Sunday, 27 March 2011

www Bridgeman Art

I found another good stock image website for people looking for full quality images of fine art  - this one is a better website so its probably worthwhile to use this one instead of the previous site I posted about.

Sunday, 13 March 2011

Adobe tutorials

What a life saver this guy is. You can find loads of Photoshop video series by him on but his website has lots of good free info on it for anyone who uses Photoshop, InDesign or Illustrator.

NBA design

I used to play basketball quite a lot as a kid and ever since then I've been fascinated by the visual side of the NBA - the logos are obviously central to each team's 'look' and you can see, on the website above, how cleverly the designers have 'padded out' each logo to create a uniquely styled website for each team.

I think the site is a great example of how many different ways you can make what is essentially the same content look using a good template. If you go to the 'teams' tab at the top left of the page and click on each to cycle through,  you can see what I mean. Nothing too complex either - just loads of strokes, upon strokes for the type, some drop shadows here and there, and lots of colour/colour gradients or a textured background.

If there's one reason I'd love to live in America, it's so I could go to basketball games! It's one of the few things from my childhood that I still find exciting today. The worst part about it is that my favourite team, Settle Sonics (Shawn Kemp was awesome!), were disbanded for whatever reason years ago.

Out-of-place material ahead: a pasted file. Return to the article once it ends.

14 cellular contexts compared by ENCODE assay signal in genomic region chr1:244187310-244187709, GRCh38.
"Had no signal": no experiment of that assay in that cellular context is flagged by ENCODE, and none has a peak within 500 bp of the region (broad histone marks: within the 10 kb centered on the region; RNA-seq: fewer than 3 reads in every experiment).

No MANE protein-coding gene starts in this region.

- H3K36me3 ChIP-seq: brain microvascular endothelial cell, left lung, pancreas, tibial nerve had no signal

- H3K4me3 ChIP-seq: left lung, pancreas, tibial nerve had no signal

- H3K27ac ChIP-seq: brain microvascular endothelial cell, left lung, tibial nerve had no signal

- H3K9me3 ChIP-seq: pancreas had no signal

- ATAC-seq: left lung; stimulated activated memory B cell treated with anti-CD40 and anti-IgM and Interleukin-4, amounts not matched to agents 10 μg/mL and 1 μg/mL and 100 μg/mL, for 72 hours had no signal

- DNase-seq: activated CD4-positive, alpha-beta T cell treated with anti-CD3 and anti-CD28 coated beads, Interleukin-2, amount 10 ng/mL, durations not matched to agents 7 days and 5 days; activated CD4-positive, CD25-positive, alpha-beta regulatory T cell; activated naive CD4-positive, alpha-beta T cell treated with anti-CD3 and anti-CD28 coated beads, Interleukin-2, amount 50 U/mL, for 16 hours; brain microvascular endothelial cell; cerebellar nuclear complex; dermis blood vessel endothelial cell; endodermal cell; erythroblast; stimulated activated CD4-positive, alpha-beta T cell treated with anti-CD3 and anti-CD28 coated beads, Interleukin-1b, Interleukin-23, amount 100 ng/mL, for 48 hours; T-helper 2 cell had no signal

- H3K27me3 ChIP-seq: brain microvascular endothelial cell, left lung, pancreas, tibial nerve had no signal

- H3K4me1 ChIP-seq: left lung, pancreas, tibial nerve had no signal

New typefaces

In my (very) tentative approach to starting my book I've been looking at typefaces I could use for it. I'm also looking for a good site to buy stock images relating to the Italian Renaissance but have only found one or two so far:

Definitely have a look at the second link - some nice photography in there but there's also a lot of fine art images that you don't find in the more popular stock photo websites.

Back to type though! I'm a fan of Garamond, but I always found it a little soft edged and really wanted something more refined so that I could set large headings with more confidence. Galliard is ideal for this - the 'ITC Galliard' version that I got has 4 weights which also makes it great for general use. 

Cut by Robert Granjon in the 16th Century, Galliard is very similar to Garamond but appears to have a more deliberate shape to it. I've made the two faces visually equal in size, below, to more clearly show the differences.

I also got Stymie because I wanted a nice rounded sans but Mrs Eaves sans was too expensive...  Still, I like slab serifs so Stymie is a good'n. Only thing I've noticed is that its default kerning attributes will usually need some attention. 

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